That said, though, it seems to me that if we were to extract an argument from this Opinion, a key premise of it would have to be that revising the Bible would have net utility, most noticeably by making the lives of some women and girls better off.

    We should notice two things about this claim.

    The first is that it is not obvious that the de-gendering of pronouns in the Bible would have much effect at all (as Jordan pointed out above). The author writes that, “[t]he benefits of gender inclusivity in the text read by more than 33 percent of the world’s population is immeasurable”. But, of course, such benefits might be immeasurable because they are of so small a magnitude.

    Second, insofar as the author proposes such a broadly utilitarian motivation for revising the text, she must also include in her calculations any negative effects that revising might have, including the fact that revision might upset, and upset deeply, many who would rather keep the Bible as it is. Such negative effects cannot simply be dismissed, as many take their holy book to be sacred and beyond reproach. Such people would likely be deeply opposed to the project of revision. If the author opts instead for a rule-utilitarian calculus, then (again as pointed out by Jordan above) she is committed to revising many texts that contain patriarchal themes or language if she is to remain consistent.

    If the Bible ought to be revised, then a better argument will have to be offered.

    • Well, from a utilitarian perspective there is a point. While you’re right that the distress caused to those who consider the Bible above such meddling should be considered, even early stage Mills-ian Utilitarianism does acknowledge that the value of everyone’s distress is not equal.

      One could argue that the oppressive nature of the Bible’s current incarnation diminishes the significance of those who want it unchanged within the utilitarian calculus.

      I don’t agree with this approach personally, and you’re definitely right on the fact that if you do manage to justify it, you’d be committed to doing it to other texts as well, would we want to edit and change Taming of the Shrew because of it’s sexist overtones?

  • In all fairness, I can understand why Zondervan has chosen to implement gender neutral words in their newer version. Clearly, the church hasn’t done a great job in teaching and interpreting the Bible to its people, and Zondervan feels convicted to make the Bible better. In my Sunday School, the teacher/pastor would always explain that women were included in the messages, but maybe that’s not the case in other churches. God forbid that there are churches out there that purposefully exclude that women are subject to the same messages as men. In this case, maybe the new version will be helpful.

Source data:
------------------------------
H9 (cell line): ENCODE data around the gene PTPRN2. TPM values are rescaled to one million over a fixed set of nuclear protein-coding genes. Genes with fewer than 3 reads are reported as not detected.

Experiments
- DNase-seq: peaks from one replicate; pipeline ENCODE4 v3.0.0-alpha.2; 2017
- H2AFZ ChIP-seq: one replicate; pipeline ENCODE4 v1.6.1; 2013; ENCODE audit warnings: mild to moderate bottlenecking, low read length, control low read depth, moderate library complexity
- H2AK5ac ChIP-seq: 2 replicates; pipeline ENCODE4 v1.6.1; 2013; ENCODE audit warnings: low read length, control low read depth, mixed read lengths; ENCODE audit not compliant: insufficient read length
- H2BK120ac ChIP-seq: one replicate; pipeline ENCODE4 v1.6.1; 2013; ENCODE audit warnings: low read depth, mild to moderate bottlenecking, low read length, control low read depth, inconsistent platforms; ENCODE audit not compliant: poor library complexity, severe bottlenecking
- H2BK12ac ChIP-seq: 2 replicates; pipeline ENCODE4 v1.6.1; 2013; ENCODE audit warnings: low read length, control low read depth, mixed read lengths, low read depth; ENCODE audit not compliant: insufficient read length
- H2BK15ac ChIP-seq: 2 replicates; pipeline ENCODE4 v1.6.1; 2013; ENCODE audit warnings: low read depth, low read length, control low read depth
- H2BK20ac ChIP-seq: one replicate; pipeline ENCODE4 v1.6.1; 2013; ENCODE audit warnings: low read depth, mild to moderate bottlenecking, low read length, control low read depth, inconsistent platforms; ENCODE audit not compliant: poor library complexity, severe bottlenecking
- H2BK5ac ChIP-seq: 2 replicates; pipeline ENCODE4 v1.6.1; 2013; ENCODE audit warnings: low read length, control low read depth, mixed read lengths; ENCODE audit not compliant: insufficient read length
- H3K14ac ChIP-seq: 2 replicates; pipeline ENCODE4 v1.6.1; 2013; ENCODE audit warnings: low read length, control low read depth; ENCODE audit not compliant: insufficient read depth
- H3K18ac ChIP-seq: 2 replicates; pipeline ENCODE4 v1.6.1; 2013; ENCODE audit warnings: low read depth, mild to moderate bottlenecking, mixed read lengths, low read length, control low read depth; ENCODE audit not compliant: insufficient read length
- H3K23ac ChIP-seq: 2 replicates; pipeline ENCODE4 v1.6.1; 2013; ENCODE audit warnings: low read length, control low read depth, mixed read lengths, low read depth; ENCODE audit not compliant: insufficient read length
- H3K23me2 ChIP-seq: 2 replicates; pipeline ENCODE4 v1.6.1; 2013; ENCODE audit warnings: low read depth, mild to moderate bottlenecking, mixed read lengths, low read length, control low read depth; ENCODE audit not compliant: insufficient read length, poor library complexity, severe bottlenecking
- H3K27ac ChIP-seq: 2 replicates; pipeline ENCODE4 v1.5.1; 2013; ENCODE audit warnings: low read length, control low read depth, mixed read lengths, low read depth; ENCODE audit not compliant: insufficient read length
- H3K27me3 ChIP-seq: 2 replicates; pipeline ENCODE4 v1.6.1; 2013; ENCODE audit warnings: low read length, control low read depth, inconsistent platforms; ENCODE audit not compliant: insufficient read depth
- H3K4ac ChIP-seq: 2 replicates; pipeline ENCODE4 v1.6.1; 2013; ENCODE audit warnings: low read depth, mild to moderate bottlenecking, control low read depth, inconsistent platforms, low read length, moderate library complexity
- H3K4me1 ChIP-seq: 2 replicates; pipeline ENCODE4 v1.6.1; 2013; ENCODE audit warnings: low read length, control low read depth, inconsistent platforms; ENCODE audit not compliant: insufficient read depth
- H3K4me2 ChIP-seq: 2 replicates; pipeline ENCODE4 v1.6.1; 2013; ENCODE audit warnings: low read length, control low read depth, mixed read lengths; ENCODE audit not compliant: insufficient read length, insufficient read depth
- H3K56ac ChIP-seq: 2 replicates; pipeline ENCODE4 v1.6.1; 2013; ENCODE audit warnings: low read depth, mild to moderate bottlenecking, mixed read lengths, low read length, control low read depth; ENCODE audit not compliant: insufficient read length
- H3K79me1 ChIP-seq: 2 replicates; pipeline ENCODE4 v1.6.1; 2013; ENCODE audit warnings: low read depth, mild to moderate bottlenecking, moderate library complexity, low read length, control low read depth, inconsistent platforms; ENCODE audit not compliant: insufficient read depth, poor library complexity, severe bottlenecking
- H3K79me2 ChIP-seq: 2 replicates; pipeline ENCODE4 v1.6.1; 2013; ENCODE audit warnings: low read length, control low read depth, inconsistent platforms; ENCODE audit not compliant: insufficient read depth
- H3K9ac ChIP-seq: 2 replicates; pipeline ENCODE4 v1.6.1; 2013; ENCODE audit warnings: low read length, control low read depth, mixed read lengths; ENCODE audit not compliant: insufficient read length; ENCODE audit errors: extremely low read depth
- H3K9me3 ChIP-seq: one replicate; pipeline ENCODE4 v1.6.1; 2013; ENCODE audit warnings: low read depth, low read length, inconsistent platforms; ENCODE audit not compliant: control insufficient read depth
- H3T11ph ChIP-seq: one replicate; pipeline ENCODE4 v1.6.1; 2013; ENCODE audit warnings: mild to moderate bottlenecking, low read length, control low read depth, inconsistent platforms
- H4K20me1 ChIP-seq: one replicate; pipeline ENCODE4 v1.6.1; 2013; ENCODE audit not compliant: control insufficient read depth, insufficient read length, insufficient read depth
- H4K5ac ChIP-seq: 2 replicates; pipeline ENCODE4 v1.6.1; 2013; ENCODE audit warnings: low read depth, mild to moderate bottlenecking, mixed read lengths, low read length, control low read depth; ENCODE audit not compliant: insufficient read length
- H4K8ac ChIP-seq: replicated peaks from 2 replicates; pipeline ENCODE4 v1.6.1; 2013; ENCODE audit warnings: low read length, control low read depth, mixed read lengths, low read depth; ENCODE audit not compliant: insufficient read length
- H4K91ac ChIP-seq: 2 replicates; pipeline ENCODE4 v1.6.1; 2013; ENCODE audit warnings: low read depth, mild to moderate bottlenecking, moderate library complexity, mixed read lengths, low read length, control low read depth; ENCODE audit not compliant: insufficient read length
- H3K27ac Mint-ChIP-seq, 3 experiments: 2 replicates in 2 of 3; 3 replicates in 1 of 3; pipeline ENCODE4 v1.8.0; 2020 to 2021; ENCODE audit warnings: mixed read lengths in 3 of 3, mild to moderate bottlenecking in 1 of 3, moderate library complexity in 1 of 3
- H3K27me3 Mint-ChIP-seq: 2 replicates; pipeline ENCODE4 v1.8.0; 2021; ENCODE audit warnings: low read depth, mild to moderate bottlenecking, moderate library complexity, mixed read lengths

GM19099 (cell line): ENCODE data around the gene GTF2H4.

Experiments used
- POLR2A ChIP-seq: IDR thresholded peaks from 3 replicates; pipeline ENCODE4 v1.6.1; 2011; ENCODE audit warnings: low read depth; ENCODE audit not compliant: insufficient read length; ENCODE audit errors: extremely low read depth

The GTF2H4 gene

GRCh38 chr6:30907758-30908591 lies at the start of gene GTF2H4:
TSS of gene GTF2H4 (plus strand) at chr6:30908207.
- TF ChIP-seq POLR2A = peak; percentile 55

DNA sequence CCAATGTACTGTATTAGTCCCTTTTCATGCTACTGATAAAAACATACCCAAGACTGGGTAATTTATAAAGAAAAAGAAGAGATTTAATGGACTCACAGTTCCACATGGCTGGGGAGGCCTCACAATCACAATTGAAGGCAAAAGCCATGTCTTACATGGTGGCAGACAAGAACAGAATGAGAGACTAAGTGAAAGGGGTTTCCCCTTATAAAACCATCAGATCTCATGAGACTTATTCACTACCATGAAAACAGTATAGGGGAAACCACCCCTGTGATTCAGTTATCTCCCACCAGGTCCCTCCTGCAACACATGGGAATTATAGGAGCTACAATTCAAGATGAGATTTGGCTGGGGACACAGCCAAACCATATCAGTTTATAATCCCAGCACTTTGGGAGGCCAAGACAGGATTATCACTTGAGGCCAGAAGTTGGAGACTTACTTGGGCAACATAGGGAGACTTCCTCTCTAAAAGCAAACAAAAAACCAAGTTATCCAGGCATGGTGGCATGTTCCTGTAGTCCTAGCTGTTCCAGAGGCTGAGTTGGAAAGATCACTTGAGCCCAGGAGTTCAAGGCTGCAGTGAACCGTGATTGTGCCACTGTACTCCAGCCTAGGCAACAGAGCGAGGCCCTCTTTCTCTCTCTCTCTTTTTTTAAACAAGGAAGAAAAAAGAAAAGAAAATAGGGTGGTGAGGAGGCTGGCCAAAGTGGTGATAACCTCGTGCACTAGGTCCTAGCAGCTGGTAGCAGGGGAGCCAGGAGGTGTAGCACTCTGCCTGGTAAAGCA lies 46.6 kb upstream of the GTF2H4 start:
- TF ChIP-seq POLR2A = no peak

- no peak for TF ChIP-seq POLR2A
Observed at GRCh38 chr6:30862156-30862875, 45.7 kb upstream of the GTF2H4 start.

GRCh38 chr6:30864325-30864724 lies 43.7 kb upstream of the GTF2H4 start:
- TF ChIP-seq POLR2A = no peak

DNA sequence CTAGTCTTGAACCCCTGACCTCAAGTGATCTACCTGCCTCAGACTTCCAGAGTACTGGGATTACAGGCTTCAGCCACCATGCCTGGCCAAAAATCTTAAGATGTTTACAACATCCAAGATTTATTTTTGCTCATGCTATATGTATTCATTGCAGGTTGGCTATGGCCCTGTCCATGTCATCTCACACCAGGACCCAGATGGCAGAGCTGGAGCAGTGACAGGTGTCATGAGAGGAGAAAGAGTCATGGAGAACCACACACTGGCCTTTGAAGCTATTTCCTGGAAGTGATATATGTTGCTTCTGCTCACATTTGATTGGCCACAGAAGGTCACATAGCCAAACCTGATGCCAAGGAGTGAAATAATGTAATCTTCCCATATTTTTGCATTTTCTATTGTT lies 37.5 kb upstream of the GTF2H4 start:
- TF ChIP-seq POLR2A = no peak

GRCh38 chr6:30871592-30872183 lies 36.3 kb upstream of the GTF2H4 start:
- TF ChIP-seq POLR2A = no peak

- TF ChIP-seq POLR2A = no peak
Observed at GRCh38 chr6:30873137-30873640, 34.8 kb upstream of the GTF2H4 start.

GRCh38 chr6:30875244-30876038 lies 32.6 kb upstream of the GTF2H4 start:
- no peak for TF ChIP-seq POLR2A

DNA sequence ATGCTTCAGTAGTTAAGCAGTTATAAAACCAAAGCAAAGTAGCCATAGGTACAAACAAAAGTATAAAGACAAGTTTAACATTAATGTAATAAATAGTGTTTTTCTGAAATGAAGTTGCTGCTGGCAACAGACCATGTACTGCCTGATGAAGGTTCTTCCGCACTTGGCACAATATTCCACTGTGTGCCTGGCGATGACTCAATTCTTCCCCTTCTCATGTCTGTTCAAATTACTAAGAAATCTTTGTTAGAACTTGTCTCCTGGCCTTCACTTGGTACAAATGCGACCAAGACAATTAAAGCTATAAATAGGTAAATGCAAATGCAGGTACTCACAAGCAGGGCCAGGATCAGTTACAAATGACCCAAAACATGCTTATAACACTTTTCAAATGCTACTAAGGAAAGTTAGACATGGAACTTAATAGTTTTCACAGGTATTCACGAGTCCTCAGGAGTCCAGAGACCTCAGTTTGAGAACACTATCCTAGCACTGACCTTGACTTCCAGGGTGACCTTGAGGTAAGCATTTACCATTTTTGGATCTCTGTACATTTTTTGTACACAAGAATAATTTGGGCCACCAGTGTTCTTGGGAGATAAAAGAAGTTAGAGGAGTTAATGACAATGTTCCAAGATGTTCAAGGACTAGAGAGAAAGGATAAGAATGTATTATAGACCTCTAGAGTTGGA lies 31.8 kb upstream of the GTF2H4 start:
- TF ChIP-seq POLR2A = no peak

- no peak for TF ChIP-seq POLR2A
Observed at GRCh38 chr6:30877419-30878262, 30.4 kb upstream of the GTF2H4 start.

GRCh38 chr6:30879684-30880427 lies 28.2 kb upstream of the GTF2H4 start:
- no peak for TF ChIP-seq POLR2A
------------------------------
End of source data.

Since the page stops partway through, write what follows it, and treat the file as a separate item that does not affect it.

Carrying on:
If anything, I hope that this new version accomplishes exactly what it was meant to do – make women feel more included. The down side is that it is guaranteed that the meaning of the text will change and be misconstrued in some cases. It’s impossible to hold true to the Bible’s intent when you’re changing a bunch of pronouns for gender neutrality’s sake.

    I would like to actually applaud the Bible for choosing to acknowledge several important women throughout Israel and the church’s history – namely Rebecca, Esther, Rahab, Mary Magdalene, etc. Though the Bible is written through a patriarchal lens (I don’t see how it could be otherwise at that time in history), God still makes a point to recognize women.

    With respect to the author, you would have to be completely ignorant of the Bible and the stories inside to say that women are left out. If you were to actually study the Bible and or even read it, then you would see that women get the spotlight too.

    I don’t think anyone here thinks Mother Theresa would get that response from Jesus; the outrageousness of your sarcasm is offensive, to be honest.

  • This is the dumbest most useless article to come out of the Xpress since the last Xpress article I read

    • Brutus it’s great that you have an opinion, because everyone does and should share them. But at some point you just come off as a jerk rather than having anything to offer.

      If you don’t like Xpress, fine, but it’s sort of pointless to waste your time just trying to make people feel bad.

      • Spencer take a shower and go read a real newspaper, then you’ll realize how bad this is

  • I’d like to note that the editor attempted to delete my comment and that’s why I reposted my response. Censorship at a university newspaper is fairly shocking and should not be condoned–especially at SFSU! This confirms for me that the Xpress is in need of better ethical standards in addition to higher quality writing.